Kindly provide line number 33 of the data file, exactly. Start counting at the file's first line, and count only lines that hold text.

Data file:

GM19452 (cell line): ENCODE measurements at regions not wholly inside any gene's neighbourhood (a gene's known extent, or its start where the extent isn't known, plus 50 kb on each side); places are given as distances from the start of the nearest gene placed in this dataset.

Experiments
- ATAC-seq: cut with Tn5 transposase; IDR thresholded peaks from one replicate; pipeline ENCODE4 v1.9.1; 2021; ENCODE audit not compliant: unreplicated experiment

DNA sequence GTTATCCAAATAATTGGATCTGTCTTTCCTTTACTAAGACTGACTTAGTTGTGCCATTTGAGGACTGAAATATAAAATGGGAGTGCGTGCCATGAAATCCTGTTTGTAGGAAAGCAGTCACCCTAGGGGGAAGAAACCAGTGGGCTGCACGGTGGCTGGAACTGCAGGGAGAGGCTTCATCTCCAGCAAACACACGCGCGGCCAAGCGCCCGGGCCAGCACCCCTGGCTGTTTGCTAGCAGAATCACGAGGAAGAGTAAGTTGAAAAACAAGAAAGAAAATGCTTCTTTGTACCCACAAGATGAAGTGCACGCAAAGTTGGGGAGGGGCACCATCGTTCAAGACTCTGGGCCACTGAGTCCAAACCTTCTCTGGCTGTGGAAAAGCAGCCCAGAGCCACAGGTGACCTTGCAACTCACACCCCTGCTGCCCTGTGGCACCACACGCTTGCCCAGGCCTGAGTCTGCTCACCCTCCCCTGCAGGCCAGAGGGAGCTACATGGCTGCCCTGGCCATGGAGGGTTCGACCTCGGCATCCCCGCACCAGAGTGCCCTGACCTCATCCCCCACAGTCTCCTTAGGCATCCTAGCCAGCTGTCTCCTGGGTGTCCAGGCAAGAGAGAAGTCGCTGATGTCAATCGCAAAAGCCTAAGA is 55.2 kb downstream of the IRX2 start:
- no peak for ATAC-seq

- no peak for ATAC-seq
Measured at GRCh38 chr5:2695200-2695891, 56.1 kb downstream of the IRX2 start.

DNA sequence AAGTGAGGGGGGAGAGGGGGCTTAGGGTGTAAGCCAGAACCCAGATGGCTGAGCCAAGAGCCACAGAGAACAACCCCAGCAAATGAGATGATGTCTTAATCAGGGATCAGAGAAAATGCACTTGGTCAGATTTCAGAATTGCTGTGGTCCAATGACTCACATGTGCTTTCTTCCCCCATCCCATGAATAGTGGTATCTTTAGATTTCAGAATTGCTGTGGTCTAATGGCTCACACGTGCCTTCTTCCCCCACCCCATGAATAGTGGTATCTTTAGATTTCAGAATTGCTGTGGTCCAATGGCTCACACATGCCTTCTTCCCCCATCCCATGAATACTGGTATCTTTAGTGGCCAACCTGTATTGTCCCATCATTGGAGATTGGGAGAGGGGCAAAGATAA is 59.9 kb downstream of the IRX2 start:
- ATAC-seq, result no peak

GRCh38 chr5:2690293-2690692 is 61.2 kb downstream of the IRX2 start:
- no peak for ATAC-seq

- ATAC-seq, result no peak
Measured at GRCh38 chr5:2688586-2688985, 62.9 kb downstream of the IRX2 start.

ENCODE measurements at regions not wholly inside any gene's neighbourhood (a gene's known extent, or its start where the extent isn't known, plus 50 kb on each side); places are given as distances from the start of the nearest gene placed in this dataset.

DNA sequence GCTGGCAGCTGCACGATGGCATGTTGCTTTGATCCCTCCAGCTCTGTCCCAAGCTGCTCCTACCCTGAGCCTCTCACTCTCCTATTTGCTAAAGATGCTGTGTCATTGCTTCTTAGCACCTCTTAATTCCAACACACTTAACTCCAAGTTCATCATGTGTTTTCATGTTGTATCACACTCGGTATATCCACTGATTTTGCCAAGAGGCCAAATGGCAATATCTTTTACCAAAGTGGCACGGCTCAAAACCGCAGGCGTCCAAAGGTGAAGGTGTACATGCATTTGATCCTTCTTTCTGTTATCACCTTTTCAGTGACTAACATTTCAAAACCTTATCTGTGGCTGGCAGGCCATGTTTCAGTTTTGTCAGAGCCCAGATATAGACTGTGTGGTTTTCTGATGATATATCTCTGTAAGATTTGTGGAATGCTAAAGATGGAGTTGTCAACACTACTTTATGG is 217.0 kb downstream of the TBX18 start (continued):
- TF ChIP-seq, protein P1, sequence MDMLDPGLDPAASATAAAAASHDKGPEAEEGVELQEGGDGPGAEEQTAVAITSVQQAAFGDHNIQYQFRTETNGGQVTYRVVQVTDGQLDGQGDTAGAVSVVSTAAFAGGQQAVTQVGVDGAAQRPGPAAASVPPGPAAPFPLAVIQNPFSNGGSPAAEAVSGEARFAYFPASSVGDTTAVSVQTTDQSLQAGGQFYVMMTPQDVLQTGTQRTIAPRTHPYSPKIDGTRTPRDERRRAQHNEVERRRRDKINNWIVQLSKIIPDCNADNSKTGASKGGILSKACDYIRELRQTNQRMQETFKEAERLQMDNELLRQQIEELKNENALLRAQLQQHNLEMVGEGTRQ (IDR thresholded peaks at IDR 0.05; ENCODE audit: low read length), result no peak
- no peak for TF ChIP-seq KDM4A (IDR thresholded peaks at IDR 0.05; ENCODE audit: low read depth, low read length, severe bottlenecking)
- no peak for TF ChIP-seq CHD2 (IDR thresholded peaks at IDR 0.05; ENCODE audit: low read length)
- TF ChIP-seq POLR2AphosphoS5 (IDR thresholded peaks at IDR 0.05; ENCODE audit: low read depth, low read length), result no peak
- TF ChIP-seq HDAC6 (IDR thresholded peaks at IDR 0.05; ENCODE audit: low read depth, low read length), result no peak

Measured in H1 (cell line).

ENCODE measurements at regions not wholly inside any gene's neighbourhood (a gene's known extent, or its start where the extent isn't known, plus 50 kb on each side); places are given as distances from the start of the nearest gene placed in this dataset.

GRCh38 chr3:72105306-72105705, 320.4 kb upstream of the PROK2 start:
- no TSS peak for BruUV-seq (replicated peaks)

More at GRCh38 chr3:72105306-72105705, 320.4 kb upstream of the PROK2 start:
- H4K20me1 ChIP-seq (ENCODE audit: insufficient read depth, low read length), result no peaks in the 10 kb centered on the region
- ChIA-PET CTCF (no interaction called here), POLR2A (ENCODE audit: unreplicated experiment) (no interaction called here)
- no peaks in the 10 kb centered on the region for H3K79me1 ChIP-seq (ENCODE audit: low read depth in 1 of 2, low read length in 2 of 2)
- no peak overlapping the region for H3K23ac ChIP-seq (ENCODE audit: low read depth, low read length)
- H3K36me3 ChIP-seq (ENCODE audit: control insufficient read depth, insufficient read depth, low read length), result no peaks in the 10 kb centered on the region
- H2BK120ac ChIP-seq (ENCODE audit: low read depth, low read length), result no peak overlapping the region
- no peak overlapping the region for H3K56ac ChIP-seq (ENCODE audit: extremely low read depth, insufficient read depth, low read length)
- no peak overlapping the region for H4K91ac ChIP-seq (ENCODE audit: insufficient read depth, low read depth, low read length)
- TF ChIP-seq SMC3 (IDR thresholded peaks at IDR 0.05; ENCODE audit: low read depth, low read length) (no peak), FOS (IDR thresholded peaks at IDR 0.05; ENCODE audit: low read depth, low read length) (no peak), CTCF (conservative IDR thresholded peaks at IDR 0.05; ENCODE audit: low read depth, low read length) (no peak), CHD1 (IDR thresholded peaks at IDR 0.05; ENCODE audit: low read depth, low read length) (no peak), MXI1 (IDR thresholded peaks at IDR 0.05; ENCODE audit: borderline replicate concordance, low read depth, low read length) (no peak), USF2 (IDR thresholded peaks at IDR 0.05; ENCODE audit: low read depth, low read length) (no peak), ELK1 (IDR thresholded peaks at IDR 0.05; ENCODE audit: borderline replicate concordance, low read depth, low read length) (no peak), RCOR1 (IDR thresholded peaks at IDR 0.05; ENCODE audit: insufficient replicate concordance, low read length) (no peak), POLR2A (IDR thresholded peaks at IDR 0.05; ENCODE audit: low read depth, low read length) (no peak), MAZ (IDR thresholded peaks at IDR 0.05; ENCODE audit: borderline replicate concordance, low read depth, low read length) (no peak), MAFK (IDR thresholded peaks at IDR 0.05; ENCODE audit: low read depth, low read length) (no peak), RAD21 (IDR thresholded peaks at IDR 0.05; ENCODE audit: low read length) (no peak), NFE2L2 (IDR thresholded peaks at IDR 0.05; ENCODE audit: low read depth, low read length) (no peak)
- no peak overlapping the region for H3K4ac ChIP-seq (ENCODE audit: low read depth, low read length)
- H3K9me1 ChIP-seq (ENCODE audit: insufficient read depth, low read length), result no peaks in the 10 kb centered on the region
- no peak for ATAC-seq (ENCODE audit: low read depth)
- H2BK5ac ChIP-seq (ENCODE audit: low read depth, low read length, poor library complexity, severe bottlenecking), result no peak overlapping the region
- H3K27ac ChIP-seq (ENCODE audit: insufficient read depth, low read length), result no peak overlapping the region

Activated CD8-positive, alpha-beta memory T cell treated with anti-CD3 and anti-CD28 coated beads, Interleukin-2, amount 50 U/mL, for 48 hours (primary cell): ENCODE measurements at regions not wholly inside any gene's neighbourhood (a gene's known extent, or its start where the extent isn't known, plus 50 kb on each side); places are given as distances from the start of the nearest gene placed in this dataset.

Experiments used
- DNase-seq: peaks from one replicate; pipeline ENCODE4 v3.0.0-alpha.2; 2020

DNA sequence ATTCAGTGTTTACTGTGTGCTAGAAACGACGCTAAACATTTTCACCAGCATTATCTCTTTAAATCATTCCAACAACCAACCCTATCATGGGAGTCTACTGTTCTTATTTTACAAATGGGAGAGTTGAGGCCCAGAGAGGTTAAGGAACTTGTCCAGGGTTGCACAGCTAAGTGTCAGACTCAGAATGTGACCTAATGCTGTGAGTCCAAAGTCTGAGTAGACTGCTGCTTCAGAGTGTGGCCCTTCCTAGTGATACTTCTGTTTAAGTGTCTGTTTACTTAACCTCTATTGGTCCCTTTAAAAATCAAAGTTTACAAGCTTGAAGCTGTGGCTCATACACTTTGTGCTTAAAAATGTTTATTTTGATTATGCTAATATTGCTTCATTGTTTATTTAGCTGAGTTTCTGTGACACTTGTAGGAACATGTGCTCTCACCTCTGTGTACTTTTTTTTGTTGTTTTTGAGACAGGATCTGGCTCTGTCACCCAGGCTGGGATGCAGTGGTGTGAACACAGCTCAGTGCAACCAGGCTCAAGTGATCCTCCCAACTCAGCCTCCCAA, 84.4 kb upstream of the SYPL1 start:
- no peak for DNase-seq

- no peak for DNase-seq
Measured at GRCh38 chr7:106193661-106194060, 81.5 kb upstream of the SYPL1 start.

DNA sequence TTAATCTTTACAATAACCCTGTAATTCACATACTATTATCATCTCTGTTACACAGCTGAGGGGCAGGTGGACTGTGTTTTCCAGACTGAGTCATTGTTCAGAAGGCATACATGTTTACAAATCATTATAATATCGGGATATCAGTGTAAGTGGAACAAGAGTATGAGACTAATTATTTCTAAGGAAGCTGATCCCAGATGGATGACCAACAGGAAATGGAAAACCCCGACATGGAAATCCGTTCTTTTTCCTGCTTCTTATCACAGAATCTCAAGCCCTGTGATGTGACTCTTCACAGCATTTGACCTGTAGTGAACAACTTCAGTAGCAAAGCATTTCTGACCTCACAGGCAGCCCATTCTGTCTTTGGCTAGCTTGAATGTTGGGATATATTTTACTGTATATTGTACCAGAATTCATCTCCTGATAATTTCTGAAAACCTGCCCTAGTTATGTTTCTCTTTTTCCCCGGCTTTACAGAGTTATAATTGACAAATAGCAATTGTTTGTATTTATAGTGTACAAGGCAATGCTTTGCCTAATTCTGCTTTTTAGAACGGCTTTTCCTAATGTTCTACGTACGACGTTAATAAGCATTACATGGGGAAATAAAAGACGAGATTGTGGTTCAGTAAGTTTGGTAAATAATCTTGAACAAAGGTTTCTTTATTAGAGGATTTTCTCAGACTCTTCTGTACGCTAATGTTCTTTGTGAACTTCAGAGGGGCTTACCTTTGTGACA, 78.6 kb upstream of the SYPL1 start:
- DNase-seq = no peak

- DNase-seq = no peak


- no peak overlapping the region for H4K91ac ChIP-seq (ENCODE audit: insufficient read depth, low read depth, low read length)